Deunan Knute and her cyborg partner and lover, Briareos, are back in an all new Appleseed adventure. Appleseed Ex Machina is a computer-generated collaboration between famed Hong Kong director John Woo and Japanese director Shinji Aramaki. The film highlights the trademark of stop-action sequence, gunfights, bullet falling on the floor, heart pounding action that John Woo is known for, with remarkable mechanical designs from Shinji Aramaki. The film itself is designed so non-anime or Appleseed fans can enjoy this as a standalone movie.

Set in the city of Olympus, inhabited by humans, cyborgs and bioroids, we find Deunan and Briareos are now together and still in ESWAT, but Briareos is injured in a terrorist attack committed by cyborgs. It appears that a rash of cyborg related terrorist incidents are beginning to grow in number, with a virus sent through the minds of the cyborgs being the culprit for the upheaval. Olympus Administrator Athena and her advisor Nike organize a peace conference with the other nations of the world in order to negotiate a submission of their satellite networks under Olympus authority. The networks will be integrated together and Olympus would then have power over a global satellite network around the entire world. However, the terrorist incidents soon grow beyond cyborgs and to the humans inhabiting Olympus as well.

We find Deunan partnered with a new bioroid that looks, acts and fights exactly like Briareos. Tereus, who was created using Briareos’s DNA causes some confusion for Deunan who remembers what Briareos look like during the war and how much he meant to her then as well. to make matters worse it seems that Tereus might actually have some genuine affection for Deunan as well.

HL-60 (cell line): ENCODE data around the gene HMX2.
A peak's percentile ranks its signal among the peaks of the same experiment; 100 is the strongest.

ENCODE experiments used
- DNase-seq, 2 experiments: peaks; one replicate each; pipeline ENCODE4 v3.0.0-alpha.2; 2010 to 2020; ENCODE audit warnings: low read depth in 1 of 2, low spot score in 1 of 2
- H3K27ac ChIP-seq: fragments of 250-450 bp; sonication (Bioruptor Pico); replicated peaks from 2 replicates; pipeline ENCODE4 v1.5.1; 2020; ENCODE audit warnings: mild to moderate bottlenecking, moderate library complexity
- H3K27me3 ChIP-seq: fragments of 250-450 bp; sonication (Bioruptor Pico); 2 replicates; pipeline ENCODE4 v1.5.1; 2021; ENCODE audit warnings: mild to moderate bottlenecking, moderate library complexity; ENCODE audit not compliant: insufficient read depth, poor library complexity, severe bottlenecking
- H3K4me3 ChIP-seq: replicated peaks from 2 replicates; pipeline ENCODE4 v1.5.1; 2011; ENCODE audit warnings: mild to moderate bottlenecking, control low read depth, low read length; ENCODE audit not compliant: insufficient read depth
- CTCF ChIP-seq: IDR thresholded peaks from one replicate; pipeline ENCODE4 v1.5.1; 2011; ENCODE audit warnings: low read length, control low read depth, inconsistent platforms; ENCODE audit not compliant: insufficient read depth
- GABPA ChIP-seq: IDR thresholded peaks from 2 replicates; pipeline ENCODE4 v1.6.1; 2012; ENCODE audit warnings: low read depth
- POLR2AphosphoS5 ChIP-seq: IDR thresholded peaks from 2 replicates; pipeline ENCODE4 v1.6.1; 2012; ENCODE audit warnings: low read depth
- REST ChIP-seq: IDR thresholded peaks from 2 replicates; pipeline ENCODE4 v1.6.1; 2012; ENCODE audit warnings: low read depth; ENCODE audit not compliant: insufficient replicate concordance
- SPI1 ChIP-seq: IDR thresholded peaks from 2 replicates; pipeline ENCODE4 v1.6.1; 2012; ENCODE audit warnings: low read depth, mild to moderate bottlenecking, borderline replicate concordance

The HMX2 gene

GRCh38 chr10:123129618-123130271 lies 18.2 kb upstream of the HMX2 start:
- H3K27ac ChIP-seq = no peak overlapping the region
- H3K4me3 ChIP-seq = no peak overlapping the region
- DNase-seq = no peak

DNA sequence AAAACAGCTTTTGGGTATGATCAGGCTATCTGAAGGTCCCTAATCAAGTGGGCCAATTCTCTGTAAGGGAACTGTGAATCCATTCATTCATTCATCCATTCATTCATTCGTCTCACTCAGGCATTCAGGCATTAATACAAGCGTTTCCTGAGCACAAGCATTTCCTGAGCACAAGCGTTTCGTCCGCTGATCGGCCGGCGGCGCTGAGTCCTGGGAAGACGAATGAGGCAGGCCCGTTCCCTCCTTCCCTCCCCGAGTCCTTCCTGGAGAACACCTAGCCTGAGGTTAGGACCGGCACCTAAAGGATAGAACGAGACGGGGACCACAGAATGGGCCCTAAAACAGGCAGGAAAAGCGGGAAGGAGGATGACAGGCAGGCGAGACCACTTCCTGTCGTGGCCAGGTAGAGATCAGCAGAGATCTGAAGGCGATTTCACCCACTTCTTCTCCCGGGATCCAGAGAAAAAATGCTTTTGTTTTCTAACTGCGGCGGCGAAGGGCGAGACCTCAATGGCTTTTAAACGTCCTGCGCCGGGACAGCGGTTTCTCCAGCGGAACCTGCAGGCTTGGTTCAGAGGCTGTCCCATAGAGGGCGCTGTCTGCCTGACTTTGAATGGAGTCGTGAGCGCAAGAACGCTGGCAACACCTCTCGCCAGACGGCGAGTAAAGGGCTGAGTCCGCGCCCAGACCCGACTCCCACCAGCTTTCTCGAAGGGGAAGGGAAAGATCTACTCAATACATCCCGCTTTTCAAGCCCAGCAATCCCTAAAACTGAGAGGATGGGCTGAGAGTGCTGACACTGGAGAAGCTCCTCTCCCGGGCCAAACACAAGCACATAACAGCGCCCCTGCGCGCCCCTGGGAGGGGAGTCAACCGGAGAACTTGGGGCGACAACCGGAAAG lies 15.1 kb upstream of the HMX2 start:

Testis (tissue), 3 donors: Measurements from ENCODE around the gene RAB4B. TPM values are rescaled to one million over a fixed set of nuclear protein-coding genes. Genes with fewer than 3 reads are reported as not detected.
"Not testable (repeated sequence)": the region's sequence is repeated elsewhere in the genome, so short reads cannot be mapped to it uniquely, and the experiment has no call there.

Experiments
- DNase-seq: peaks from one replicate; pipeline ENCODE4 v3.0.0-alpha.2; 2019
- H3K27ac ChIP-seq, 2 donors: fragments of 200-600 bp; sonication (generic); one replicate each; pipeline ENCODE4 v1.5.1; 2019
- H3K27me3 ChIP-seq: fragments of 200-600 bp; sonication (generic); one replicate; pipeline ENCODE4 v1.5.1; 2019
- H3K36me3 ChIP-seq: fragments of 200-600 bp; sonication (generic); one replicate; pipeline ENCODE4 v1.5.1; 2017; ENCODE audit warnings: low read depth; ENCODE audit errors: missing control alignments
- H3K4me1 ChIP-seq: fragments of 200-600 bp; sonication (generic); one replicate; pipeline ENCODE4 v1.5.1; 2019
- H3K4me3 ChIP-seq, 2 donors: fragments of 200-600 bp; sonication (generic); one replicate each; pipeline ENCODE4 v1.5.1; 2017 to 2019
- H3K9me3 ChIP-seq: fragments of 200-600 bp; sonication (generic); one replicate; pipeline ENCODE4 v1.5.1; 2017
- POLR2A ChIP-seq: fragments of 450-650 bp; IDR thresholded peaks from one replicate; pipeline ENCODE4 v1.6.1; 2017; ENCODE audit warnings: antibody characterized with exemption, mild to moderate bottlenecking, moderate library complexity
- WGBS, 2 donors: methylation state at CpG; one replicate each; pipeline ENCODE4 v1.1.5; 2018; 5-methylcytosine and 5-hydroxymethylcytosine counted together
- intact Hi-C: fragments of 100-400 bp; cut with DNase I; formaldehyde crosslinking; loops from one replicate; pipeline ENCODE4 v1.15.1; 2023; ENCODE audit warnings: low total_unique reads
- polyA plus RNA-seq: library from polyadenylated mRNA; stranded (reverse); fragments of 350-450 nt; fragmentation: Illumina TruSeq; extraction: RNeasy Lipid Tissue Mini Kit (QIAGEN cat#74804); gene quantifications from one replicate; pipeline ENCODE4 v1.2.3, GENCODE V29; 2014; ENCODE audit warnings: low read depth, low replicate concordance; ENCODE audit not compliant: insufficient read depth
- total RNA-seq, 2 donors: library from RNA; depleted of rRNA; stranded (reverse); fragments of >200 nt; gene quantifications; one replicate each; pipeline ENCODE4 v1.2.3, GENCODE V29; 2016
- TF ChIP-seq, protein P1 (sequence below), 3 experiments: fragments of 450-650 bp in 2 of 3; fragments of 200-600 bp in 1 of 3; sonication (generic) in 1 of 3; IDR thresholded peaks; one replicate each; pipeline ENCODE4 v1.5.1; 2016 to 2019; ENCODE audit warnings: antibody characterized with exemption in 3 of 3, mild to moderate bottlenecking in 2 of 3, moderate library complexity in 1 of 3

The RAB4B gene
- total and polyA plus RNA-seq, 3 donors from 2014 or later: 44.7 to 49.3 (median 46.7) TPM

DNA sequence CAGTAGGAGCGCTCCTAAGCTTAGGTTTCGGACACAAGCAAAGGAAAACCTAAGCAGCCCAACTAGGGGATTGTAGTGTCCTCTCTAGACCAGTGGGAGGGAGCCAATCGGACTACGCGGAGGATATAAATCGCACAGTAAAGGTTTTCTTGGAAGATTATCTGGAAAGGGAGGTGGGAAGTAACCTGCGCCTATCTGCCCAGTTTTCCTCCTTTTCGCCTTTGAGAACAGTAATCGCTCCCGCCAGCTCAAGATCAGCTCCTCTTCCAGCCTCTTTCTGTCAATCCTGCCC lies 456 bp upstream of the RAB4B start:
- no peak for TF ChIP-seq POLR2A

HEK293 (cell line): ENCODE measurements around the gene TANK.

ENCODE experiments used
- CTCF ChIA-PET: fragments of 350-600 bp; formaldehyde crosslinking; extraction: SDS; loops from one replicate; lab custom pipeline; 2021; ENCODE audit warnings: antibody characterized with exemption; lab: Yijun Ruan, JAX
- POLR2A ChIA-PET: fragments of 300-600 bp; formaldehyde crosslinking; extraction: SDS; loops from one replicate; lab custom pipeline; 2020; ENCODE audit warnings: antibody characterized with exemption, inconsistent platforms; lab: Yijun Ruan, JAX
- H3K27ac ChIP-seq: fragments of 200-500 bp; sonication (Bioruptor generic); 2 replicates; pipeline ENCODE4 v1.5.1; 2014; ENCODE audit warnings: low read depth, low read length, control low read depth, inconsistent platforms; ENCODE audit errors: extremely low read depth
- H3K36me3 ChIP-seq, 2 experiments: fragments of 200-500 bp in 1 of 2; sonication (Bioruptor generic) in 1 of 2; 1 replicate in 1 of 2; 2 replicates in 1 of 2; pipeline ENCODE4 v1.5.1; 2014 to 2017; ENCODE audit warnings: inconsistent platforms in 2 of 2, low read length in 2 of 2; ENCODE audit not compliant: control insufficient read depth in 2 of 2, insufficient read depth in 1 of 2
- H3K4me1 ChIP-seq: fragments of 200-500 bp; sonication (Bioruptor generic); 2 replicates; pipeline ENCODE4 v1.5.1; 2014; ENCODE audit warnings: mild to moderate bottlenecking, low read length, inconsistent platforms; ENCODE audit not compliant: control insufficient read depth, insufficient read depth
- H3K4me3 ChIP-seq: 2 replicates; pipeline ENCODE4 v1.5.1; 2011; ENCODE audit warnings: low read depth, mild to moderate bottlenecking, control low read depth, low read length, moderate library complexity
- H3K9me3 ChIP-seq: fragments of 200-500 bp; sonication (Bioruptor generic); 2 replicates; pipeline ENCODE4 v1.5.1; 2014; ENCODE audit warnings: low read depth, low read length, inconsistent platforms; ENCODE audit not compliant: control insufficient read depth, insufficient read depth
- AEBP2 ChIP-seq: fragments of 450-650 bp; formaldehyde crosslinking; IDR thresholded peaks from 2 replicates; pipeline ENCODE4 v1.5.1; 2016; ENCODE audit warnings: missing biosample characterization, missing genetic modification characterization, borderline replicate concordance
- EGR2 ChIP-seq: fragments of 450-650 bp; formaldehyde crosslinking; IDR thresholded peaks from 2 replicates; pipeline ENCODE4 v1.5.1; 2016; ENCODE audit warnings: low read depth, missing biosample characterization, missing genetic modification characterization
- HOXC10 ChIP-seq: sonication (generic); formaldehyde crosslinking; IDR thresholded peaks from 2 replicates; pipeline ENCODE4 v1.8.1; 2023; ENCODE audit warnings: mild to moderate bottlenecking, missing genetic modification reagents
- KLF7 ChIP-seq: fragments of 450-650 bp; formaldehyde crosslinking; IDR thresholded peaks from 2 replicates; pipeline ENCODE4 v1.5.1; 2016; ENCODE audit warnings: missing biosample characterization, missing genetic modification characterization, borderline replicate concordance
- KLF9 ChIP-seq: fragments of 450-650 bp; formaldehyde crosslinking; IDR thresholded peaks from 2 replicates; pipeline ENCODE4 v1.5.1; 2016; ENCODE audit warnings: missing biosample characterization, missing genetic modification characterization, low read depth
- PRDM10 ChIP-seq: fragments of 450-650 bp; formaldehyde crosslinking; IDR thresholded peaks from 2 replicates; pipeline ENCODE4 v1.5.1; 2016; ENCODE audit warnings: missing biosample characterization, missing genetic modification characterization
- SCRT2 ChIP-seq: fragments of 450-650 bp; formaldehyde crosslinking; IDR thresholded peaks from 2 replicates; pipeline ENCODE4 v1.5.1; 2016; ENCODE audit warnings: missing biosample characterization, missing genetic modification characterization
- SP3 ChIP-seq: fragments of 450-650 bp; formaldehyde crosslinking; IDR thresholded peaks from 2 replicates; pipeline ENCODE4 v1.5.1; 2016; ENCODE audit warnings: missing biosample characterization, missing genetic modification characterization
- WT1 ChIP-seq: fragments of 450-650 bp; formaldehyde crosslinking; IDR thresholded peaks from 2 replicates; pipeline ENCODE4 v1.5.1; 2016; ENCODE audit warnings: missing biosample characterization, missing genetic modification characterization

Ex Machina is a huge improvement over the first film. The story is fuller with more meaning, the action is more intense and it looks better. Producer Woo even treats us to one of his trademark dove scenes. However, this time the doves, which are a sign of heroism, righteousness and in Woo’s movies, serve evil. The CG in this film is amazing and looks even better when watching it in high definition. The faces and the eyes of the characters are more expressive, and the animation and action is much more fluid in conjunction with the stop-motion action sequences. It’s amazing how detailed everything is, from the armor to the clothes the characters wear. You can actually see the different threads used in the clothing. The audio is top notch as well, with the recording of the English dub being spot on, although certain elements changed in the translation to give the film the emotional punch that it needs.

With a fun story and amazing visuals, Ex Machina hits the spot perfectly. It’s definitely something you should pick up and if you’ve got an HD player, make sure you pick up the HD version. You won’t be disappointed.